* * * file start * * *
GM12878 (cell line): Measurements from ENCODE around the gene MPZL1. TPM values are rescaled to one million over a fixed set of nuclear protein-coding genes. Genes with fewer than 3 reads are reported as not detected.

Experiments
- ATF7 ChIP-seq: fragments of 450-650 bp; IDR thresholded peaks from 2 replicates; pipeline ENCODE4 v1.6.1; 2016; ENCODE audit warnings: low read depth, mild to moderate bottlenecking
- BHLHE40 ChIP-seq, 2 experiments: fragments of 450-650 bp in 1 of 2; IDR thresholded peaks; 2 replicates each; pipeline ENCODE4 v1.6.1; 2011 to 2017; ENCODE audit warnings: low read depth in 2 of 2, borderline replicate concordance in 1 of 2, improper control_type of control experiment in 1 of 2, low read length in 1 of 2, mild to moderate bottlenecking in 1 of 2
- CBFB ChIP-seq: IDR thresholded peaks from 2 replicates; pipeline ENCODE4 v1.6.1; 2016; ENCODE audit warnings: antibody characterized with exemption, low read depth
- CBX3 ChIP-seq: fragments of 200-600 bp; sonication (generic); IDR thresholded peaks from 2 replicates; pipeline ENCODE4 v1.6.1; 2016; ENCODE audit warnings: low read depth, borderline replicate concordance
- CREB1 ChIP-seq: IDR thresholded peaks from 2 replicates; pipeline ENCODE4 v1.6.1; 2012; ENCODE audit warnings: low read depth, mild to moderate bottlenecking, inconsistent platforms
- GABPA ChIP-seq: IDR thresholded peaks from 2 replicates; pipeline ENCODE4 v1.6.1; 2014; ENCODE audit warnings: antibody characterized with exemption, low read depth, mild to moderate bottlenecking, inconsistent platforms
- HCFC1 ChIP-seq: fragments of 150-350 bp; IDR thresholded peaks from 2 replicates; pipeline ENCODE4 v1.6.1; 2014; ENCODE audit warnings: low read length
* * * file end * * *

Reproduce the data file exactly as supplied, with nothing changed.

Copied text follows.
GM12878 (cell line): Measurements from ENCODE around the gene MPZL1. TPM values are rescaled to one million over a fixed set of nuclear protein-coding genes. Genes with fewer than 3 reads are reported as not detected.

Experiments
- ATF7 ChIP-seq: fragments of 450-650 bp; IDR thresholded peaks from 2 replicates; pipeline ENCODE4 v1.6.1; 2016; ENCODE audit warnings: low read depth, mild to moderate bottlenecking
- BHLHE40 ChIP-seq, 2 experiments: fragments of 450-650 bp in 1 of 2; IDR thresholded peaks; 2 replicates each; pipeline ENCODE4 v1.6.1; 2011 to 2017; ENCODE audit warnings: low read depth in 2 of 2, borderline replicate concordance in 1 of 2, improper control_type of control experiment in 1 of 2, low read length in 1 of 2, mild to moderate bottlenecking in 1 of 2
- CBFB ChIP-seq: IDR thresholded peaks from 2 replicates; pipeline ENCODE4 v1.6.1; 2016; ENCODE audit warnings: antibody characterized with exemption, low read depth
- CBX3 ChIP-seq: fragments of 200-600 bp; sonication (generic); IDR thresholded peaks from 2 replicates; pipeline ENCODE4 v1.6.1; 2016; ENCODE audit warnings: low read depth, borderline replicate concordance
- CREB1 ChIP-seq: IDR thresholded peaks from 2 replicates; pipeline ENCODE4 v1.6.1; 2012; ENCODE audit warnings: low read depth, mild to moderate bottlenecking, inconsistent platforms
- GABPA ChIP-seq: IDR thresholded peaks from 2 replicates; pipeline ENCODE4 v1.6.1; 2014; ENCODE audit warnings: antibody characterized with exemption, low read depth, mild to moderate bottlenecking, inconsistent platforms
- HCFC1 ChIP-seq: fragments of 150-350 bp; IDR thresholded peaks from 2 replicates; pipeline ENCODE4 v1.6.1; 2014; ENCODE audit warnings: low read length